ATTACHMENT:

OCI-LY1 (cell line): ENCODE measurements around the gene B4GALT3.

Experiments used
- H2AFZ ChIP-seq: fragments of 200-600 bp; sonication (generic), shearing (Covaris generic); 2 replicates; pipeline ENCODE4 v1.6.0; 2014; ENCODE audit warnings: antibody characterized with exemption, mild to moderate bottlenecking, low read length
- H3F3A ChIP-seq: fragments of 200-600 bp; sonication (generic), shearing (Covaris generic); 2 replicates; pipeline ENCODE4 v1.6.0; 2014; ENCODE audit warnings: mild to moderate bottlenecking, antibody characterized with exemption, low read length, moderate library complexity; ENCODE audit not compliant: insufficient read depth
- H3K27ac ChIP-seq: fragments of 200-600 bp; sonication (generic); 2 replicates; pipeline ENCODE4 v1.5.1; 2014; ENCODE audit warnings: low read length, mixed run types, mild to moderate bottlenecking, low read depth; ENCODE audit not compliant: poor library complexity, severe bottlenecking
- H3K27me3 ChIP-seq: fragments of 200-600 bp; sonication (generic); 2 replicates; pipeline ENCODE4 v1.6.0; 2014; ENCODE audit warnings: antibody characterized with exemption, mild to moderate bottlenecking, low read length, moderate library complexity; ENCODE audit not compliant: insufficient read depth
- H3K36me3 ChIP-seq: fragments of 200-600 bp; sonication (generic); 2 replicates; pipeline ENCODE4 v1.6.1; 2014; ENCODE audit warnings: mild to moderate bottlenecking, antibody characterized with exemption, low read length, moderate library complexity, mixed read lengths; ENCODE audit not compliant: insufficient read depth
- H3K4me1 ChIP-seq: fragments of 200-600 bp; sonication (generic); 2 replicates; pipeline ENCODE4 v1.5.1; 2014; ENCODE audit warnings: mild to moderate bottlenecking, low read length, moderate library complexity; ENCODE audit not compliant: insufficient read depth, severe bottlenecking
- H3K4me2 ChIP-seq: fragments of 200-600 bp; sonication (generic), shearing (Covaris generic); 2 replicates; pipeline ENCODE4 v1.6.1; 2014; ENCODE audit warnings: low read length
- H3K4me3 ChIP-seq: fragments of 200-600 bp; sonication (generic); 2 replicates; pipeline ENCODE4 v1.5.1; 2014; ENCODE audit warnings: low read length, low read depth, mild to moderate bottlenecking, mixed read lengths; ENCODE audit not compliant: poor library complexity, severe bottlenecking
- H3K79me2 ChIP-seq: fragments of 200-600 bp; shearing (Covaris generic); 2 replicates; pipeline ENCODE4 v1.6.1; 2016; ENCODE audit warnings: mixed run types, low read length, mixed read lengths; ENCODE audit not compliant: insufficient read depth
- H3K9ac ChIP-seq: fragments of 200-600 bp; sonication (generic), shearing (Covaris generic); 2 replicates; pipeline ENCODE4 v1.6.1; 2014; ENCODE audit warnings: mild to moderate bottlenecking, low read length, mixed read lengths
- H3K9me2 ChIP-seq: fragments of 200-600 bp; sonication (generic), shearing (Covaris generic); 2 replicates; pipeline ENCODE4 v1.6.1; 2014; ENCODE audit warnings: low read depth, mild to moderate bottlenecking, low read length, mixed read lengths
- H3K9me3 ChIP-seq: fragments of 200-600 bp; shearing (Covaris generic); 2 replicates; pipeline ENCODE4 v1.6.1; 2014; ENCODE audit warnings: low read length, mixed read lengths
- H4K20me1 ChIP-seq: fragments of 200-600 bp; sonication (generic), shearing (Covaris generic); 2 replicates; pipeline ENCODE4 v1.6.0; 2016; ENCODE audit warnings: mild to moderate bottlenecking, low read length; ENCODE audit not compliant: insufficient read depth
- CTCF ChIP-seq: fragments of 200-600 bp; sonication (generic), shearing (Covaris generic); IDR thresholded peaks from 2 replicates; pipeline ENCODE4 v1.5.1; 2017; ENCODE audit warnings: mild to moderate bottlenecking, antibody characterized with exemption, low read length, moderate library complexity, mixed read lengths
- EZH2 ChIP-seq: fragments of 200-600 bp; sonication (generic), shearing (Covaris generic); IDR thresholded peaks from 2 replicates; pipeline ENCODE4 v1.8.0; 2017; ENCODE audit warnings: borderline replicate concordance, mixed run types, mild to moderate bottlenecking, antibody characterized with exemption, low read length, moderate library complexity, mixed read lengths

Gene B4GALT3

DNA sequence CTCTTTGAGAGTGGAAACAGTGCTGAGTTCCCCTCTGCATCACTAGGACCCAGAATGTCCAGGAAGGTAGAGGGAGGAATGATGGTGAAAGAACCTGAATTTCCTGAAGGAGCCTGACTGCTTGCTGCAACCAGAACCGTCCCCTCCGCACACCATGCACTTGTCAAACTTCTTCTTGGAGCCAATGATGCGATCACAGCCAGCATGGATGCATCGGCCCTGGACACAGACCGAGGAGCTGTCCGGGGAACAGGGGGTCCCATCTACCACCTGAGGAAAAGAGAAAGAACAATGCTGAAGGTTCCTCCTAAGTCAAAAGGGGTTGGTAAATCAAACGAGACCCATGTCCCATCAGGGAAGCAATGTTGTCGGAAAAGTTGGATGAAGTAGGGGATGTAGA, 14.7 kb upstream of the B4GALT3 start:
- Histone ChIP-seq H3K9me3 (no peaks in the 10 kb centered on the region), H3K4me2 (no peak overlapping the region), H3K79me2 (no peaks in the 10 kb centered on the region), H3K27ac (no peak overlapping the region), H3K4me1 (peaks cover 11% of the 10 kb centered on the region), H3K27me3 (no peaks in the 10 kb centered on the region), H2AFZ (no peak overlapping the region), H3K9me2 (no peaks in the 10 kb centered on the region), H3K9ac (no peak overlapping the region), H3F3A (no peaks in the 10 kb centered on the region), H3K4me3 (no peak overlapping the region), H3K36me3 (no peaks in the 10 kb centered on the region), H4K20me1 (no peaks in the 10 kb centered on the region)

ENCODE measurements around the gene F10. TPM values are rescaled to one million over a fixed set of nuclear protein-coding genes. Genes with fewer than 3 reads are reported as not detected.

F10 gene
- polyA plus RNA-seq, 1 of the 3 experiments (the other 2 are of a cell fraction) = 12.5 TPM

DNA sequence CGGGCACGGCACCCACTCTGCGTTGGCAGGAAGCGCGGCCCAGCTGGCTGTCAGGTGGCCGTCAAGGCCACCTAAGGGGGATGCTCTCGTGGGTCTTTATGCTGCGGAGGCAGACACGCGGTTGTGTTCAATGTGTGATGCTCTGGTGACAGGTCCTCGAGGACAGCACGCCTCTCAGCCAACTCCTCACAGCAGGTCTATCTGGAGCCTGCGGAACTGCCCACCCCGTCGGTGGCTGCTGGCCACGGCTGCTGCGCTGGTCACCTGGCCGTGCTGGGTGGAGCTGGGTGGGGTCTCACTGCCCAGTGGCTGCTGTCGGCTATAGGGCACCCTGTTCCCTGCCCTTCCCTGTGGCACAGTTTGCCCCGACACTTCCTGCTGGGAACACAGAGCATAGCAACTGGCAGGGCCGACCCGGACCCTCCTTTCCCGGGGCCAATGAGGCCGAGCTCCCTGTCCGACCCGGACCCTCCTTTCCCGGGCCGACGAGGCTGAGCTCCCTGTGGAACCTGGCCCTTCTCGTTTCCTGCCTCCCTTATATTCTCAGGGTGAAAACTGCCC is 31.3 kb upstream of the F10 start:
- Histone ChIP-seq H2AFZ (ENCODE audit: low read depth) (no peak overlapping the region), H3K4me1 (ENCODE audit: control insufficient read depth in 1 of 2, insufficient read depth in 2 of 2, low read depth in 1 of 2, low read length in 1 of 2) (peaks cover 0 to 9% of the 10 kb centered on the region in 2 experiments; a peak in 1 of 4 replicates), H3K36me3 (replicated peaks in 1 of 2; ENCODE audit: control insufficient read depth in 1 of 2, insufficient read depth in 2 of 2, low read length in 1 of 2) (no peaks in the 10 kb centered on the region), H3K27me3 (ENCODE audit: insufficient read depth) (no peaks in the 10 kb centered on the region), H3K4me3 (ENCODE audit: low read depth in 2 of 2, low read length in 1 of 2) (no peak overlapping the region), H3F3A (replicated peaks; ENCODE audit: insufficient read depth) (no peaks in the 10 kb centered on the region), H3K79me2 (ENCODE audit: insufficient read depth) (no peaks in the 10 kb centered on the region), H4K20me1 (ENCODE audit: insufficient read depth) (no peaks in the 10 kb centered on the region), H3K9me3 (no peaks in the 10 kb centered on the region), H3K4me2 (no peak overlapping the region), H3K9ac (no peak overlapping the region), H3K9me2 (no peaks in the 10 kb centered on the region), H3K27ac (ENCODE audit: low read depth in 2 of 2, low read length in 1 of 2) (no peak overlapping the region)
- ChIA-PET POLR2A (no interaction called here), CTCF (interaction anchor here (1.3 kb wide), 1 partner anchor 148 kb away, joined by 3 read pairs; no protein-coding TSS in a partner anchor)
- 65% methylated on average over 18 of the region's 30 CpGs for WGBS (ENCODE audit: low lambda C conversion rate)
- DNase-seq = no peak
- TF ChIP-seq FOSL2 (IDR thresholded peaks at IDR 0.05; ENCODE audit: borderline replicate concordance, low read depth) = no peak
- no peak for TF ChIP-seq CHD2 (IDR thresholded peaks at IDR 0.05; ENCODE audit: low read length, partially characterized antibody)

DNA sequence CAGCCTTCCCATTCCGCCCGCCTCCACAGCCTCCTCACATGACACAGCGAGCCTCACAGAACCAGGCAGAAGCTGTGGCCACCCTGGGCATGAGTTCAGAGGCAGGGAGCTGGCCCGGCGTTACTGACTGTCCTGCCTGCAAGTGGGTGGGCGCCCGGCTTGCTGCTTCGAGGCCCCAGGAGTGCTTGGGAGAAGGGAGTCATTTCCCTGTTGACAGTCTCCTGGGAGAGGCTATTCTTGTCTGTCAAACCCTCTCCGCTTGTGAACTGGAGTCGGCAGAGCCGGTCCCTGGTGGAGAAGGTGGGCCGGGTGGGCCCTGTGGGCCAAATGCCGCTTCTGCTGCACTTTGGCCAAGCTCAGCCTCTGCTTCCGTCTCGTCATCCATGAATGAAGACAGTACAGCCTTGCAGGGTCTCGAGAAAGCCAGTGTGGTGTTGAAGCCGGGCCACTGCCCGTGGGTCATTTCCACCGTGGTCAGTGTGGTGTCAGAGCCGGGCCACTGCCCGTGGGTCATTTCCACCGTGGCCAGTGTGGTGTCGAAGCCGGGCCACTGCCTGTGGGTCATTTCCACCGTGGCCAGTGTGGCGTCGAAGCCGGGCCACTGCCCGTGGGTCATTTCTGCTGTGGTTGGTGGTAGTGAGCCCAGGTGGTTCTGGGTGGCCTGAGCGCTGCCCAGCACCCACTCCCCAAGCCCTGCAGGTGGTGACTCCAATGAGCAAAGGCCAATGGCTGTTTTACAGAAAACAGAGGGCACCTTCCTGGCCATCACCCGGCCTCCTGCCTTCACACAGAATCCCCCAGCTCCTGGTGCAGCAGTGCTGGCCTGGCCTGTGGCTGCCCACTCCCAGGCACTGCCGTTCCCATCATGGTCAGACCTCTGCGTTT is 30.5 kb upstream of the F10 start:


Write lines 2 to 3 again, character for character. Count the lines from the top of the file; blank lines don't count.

Experiments used
- H2AFZ ChIP-seq: fragments of 200-600 bp; sonication (generic), shearing (Covaris generic); 2 replicates; pipeline ENCODE4 v1.6.0; 2014; ENCODE audit warnings: antibody characterized with exemption, mild to moderate bottlenecking, low read length